Throwing Across The Body


#1

I was watching Prime 9 this morning on MLB Network. It was a countdown of the 9 greatest pitching seasons of all time. Doc Gooden’s sophomore season was on the list. Being the mechanical guy I am, I used the benefits of my DVR and put his mechanics in slow motion. One of the things I noticed, other than he broke his hands with his elbow, Doc threw across his body. I know this can cause some movement, but people have advised me not to throw across my body.

Why is this bad?


#2

Actually, if you’re a sidearmer you will be throwing across your body that way, and that’s all right, because you are finishing your pitches—following through. It’s a natural thing for sidearmers, and I remember how I used to do this all the time, and nobody complained except the hitters. My pitching coach saw no need to mess with it, because I had a consistent release point and I was getting the ball over for strikes! :slight_smile:


#3

I’ve heard it can hurt velocity and also add some stress on your arm but you do see a lot of guys doing it in the pros. As Zita mentioned you have to do it if you throw side arm, I always considered Pedro a side arm pitcher and it always looked to me like he threw across his body and he still threw hard and had a pretty long career. So I’m not sure if its as bad as some people say or not.


#4

Will it add movement though???


#5

I know throwing side arm will. It puts spin on the ball and that will usually add movement.


#6

This is right. Plus as I think mentioned previously, sidearmers for the most part throw across their bodys.


#7

I was always told, that, if not a sidearmer, it also causes bad control of your pitches, which would be due to your body not being in a line to your target. You would also have some problems with keeping your eyes on the target if you do it extremely.

I think the loss of velocity is mostly created because of your hips being a little blocked if you want to rotate them to your target.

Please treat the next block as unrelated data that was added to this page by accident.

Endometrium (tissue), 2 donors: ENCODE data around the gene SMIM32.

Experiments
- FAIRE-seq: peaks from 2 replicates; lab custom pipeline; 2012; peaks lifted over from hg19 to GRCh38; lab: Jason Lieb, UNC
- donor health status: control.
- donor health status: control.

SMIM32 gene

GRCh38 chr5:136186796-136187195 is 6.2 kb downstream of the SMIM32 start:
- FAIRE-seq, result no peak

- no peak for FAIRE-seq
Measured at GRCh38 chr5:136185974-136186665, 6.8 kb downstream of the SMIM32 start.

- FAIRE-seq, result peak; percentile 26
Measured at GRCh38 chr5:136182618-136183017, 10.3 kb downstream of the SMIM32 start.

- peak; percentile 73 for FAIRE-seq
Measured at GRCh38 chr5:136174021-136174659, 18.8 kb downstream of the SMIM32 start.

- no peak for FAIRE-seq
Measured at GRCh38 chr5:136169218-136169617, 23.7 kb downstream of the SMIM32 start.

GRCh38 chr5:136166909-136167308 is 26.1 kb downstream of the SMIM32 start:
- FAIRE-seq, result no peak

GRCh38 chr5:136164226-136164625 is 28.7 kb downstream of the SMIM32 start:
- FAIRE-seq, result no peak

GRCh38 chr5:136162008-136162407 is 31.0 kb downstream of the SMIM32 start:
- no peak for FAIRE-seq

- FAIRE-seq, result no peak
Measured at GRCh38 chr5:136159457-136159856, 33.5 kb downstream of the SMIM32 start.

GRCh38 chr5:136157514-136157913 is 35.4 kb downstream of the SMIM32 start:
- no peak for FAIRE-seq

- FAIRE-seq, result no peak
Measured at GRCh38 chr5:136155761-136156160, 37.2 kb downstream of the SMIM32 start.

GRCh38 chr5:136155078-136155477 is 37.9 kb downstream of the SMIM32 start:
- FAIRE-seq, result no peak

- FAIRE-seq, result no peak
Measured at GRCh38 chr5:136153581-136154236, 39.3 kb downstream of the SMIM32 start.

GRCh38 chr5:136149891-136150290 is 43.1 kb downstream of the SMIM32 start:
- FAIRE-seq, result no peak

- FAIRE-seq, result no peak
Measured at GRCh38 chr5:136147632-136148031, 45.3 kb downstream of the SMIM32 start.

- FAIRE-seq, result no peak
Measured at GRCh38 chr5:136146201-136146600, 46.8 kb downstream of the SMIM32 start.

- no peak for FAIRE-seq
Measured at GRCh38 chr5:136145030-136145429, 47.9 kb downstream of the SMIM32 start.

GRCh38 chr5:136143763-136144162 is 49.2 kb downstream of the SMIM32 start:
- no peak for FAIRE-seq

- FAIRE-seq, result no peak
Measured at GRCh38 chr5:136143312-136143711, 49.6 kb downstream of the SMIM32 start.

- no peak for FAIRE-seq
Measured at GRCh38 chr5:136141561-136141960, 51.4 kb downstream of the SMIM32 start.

#8

Generally speaking throwing across the body is frowned upon because typically a late posture change is required to “square up” with the target. This leads to inefficiencies in the delivery from potential under-rotation, inconsistent release point, etc. and also perhaps greater risk for injury since the posture change is happening at a high-energy point in the delivery.

As for some noticing added movement from this position it would make sense. The ineffeciencies inherant to the delivery could possibly reduce force behind the ball and redirect it around the ball, or to the sides, causing reduced velocity but greater spin.

Again this is “generally speaking” as there are many examples of successful pitchers that have thrown slightly across their body. Still it is not something I would teach a youth pitcher work on.


#9

I agree with JP. What you have to consider is what you did to put yourself in a position where you have to throw across your body. Usually, it’s striding offline from the target - to the throwing arm side, specifically. The degree to which you do that dictates how much of an issue it is - if at all. The more offline you are, the greater your chances of altering something (most likely, posture as JP pointed out) and disrupting your kinematic sequence. And that generally impairs performance and exposes you to greater chances for injury.


#10

Well I don’t throw across my body. My mechanics are actually pretty good now. My advanced glove side technique helps. :happyhappy: